Kate Braestrup, author of Here If You Need Me, and I were at Bangor Theological Seminary at the same time. That isn't to imply that we were friends or that we even knew each other. Yet, because of her particular story, I probably knew more about her than she knew about me. Her husband, Drew, was a Maine State Trooper who was killed in a tragic accident. He was the one who wanted to go to seminary. She went instead.
In her book Kate writes about the loss of her husband and our modern culture's view of death. In carrying out Drew's wishes she wanted to be as close to the process as possible, which goes against everything our society tells us about death. She writes:
Modern culture does not encourage us, let alone require us, to take care of the bodies of our dead, any more than we are required to take care of our loved ones as they give birth or suffer or die. Instead, we are offered the expensive illusion that through a mortician's skills the bodies of those we love will remain. There will be roses in their cheeks, chemicals in their systems, and thickly padded coffins to preserve those beloved limbs from the saprophytes that would otherwise claim them. Your loved one will never be dirt, they say.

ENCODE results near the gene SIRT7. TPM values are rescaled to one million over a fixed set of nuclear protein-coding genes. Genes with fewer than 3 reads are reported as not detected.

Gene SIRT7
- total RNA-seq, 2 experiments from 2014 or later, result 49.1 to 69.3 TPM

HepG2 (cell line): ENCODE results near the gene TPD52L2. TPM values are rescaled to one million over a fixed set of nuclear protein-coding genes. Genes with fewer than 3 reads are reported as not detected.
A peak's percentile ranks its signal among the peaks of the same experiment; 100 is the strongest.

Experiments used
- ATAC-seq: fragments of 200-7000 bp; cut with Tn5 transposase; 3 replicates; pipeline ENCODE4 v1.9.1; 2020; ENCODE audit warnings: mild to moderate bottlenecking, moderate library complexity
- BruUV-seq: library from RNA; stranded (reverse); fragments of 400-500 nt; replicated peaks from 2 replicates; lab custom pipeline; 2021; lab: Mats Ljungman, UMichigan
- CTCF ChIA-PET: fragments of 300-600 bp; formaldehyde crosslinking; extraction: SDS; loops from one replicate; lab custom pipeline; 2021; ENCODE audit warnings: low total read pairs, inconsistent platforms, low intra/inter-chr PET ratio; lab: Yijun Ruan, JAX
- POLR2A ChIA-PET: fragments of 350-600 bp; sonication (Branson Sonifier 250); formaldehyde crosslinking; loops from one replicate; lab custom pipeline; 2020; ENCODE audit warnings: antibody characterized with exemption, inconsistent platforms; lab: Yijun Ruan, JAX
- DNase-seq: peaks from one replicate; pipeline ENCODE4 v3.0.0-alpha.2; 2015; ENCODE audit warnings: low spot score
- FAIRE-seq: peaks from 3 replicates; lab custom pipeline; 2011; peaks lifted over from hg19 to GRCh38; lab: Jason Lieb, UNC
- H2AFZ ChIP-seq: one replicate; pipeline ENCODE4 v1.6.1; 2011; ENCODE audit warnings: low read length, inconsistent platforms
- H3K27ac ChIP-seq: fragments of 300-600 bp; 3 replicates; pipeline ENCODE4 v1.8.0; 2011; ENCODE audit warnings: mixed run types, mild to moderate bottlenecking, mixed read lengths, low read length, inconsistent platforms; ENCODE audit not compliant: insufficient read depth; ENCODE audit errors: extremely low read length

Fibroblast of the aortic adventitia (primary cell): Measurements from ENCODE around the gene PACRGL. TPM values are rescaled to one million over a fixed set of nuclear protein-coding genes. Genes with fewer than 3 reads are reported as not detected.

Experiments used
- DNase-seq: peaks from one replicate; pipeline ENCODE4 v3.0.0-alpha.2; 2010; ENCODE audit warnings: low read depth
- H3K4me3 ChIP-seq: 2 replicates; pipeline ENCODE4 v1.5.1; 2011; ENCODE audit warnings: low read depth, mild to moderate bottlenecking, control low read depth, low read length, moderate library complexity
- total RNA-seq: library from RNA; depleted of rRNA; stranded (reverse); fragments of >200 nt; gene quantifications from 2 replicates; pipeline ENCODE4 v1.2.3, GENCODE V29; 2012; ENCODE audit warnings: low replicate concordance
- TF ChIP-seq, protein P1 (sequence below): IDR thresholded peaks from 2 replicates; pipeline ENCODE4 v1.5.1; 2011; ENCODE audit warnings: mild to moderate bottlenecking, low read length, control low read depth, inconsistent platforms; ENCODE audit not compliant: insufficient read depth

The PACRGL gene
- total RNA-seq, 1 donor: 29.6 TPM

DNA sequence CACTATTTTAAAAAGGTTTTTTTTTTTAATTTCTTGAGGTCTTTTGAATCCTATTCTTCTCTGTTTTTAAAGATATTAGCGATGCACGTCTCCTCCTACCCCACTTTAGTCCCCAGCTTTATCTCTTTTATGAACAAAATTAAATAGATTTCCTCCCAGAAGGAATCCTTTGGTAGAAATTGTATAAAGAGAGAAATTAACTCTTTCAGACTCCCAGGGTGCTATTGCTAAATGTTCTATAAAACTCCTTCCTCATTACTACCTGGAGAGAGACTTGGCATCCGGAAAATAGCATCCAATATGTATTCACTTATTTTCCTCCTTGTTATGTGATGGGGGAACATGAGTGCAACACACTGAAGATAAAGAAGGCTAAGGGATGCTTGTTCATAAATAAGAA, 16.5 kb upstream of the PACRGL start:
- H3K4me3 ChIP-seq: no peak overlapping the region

Kate knew that Drew would want to be dirt... would want the stuff of his earthly existence to go back to the earth. I thoroughly enjoyed this courageous book by my classmate. Drew's calling became her calling and she is in the midst of very important work as chaplain to game wardens in Maine. I also thank her for pointing out what I see as the absurdity of our society's views on death. More on this later....